this anonymous Mishna and ignore the other–why not adopt the anonymous Mishna which treats of the pious ones? Because for this statement support can be found in the Scripture [Lev.
xxvii. 14]: “And if a man sanctify his house as holy unto the Lord,” from which is to be deduced that as “his house” is under his own control, so also other things which are under his own control (but not otherwise).
Abayi said: If it should not be said in the name of R. Johanan that “the pious” and R. Dosa are of the same theory, I would say that the pious ones hold to the theory of R. Dosa, but R. Dosa does not hold to the theory of the pious ones, viz.: The pious ones hold to the theory of R. Dosa because they arrived at their decision to make such declaration by drawing
the following a fortiori conclusion: A thief who has committed a sin, the rabbis made an enactment for him not to pay double (to enable him to repent and to make restitution); so much the more an enactment must be made for the poor (to prevent them from sin). R. Dosa, however, does not concur with them, for according to him the rabbis made their enactment for the poor only and not for the thief (and the law that the thief must not pay double to the first thief is not an enactment of the rabbis but a biblical law). Said Rabha: Were it not for the above statement of R. Johanan that the pious ones and R. Dosa, etc., I would say that under “the pious ones” R. Meir is meant, because did not R. Meir say elsewhere that second tithe is consecrated property, and nevertheless as regards its redemption the Law considers it as if it were under the owner’s control? 1
The sages of Nahardea said: No writ of replevin of personal property is granted by the court, the bailee of which denied its possession before the court. This is so when the bailee denied its possession, for it would look as if the court issued a writ the execution of which was not certain; but when he admitted possession but not ownership by the plaintiff, a writ might be issued. The same said also: A writ of replevin which does not contain the following direction: “Investigate, take possession, and retain it for yourself,” is invalid; for the bailee can say to him, “The property is not assigned to you, and you are not the proper party plaintiff.” Said Abayi: If the direction is contained, but it states only as to part of it, the bailee cannot say that he is not the proper party plaintiff; for if part is assigned to him by the court, he has authority to replevy the whole. Said Ameimar: If the writ did not contain the above direction, and nevertheless he took possession of it, the court cannot compel him to return it. (Rashi explains that according to other commentators it means that if the messenger of the court who executed the writ of replevin has kept the property for himself for a debt due him from one of the parties to the litigation, the court cannot compel him to give it up. Rashi approves of this explanation, saying that he found it in the Decisions of the Gaonim.) R. Ashi, however, says that the court has the right to compel him to return it, because when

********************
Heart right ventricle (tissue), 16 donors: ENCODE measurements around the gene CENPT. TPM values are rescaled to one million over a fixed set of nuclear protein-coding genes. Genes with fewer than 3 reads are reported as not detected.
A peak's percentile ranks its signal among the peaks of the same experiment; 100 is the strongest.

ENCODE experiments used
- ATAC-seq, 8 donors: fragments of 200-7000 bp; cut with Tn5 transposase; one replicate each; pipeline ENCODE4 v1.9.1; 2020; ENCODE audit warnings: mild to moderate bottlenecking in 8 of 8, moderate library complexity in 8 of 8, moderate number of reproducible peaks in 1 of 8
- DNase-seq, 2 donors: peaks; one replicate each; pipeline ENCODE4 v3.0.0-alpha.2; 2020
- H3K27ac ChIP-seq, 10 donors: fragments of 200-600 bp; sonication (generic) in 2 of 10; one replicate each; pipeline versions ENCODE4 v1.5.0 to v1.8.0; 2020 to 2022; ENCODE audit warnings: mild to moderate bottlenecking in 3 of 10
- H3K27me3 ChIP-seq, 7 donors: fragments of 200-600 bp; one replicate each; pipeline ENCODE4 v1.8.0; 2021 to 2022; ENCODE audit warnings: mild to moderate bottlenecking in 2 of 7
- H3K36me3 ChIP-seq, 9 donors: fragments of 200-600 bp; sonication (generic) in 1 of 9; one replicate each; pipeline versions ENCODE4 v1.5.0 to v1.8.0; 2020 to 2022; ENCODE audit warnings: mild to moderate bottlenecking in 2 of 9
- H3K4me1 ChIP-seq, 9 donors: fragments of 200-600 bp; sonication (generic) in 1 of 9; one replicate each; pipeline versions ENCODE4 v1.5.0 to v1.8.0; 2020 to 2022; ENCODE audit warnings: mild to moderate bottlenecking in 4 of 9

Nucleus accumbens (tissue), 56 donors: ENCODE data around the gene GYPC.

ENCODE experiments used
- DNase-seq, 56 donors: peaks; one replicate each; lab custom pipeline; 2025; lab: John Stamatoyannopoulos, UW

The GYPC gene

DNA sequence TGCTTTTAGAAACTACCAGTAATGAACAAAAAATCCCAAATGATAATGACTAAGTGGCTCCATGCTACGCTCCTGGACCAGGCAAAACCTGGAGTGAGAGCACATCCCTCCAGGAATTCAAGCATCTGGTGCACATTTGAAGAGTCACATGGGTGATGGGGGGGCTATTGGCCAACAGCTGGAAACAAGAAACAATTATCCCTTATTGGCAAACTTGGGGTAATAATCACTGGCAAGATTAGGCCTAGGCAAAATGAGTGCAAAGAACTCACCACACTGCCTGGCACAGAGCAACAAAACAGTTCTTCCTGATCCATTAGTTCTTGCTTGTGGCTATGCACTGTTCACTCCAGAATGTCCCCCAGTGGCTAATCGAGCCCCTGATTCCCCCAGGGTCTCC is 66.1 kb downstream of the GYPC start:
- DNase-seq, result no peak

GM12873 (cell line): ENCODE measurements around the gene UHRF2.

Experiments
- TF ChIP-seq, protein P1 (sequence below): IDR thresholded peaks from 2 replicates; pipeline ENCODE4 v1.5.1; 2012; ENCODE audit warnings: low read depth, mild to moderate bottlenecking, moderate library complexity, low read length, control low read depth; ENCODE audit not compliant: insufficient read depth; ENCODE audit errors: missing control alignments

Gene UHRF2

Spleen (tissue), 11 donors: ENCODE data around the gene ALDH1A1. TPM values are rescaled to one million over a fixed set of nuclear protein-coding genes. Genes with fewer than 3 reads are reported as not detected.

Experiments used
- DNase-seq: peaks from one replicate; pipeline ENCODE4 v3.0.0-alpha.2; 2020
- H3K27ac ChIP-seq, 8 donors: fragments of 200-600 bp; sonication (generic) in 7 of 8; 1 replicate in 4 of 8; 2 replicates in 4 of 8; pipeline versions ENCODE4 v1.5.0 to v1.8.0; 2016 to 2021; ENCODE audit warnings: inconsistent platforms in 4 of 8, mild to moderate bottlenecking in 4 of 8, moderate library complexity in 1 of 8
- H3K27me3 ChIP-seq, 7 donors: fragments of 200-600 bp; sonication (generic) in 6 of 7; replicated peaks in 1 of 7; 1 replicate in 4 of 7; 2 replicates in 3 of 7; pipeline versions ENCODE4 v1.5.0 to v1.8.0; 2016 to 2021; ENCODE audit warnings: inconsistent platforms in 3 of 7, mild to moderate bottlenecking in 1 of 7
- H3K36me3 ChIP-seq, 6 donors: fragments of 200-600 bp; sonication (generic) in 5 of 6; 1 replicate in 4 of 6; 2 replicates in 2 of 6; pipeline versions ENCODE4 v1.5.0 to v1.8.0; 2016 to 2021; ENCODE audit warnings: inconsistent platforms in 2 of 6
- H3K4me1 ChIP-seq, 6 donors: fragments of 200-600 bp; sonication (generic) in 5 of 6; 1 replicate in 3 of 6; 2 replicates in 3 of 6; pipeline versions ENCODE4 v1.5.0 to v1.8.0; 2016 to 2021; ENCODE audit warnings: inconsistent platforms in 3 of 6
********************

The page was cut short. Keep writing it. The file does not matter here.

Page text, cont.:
the court appointed one to execute its mandates it was upon the written condition that he should obey all the orders of the court; consequently he is only a messenger of the court and he has no right to keep it for himself. And so also the Halakha prevails.
MISHNA II.: If two witnesses testify that one stole (an ox or a sheep), and either the same or
other witnesses testify that he slaughtered or sold the same, he must pay four and five fold. If one stole the same and sold it on the Sabbath, or he stole and sold it for idolatry; or he stole and slaughtered it on the Day of Atonement; or he stole from his father and slaughtered and sold it, and thereafter his father died; or he stole and slaughtered it and then consecrated it-in all those cases he pays four and five fold. The same is the case if he stole and slaughtered it in order to use it as a medicine, or to feed his dogs therewith; or he slaughtered it and it was found unfit for eating (trepha); or he slaughtered it in the Temple court without consecrating it as an offering.
R. Simeon, however, makes him free in the two last-named cases.